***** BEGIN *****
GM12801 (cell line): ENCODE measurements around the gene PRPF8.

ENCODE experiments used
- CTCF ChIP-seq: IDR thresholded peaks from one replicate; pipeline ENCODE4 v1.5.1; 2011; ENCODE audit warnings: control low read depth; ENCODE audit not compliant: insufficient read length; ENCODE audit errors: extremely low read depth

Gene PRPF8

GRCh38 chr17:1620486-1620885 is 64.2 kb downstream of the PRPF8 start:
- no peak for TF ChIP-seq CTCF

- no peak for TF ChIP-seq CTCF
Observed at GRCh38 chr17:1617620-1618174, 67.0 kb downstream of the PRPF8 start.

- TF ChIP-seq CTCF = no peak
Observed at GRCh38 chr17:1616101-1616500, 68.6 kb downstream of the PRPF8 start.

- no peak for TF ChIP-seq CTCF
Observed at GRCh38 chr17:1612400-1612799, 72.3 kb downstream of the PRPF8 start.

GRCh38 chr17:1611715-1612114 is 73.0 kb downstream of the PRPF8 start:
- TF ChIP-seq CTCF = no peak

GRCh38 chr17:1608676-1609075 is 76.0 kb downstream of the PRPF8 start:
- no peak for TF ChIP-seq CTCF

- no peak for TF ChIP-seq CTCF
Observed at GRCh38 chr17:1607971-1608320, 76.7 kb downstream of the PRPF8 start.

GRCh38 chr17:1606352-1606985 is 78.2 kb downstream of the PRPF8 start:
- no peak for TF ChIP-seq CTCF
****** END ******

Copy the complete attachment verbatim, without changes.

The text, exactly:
GM12801 (cell line): ENCODE measurements around the gene PRPF8.

ENCODE experiments used
- CTCF ChIP-seq: IDR thresholded peaks from one replicate; pipeline ENCODE4 v1.5.1; 2011; ENCODE audit warnings: control low read depth; ENCODE audit not compliant: insufficient read length; ENCODE audit errors: extremely low read depth

Gene PRPF8

GRCh38 chr17:1620486-1620885 is 64.2 kb downstream of the PRPF8 start:
- no peak for TF ChIP-seq CTCF

- no peak for TF ChIP-seq CTCF
Observed at GRCh38 chr17:1617620-1618174, 67.0 kb downstream of the PRPF8 start.

- TF ChIP-seq CTCF = no peak
Observed at GRCh38 chr17:1616101-1616500, 68.6 kb downstream of the PRPF8 start.

- no peak for TF ChIP-seq CTCF
Observed at GRCh38 chr17:1612400-1612799, 72.3 kb downstream of the PRPF8 start.

GRCh38 chr17:1611715-1612114 is 73.0 kb downstream of the PRPF8 start:
- TF ChIP-seq CTCF = no peak

GRCh38 chr17:1608676-1609075 is 76.0 kb downstream of the PRPF8 start:
- no peak for TF ChIP-seq CTCF

- no peak for TF ChIP-seq CTCF
Observed at GRCh38 chr17:1607971-1608320, 76.7 kb downstream of the PRPF8 start.

GRCh38 chr17:1606352-1606985 is 78.2 kb downstream of the PRPF8 start:
- no peak for TF ChIP-seq CTCF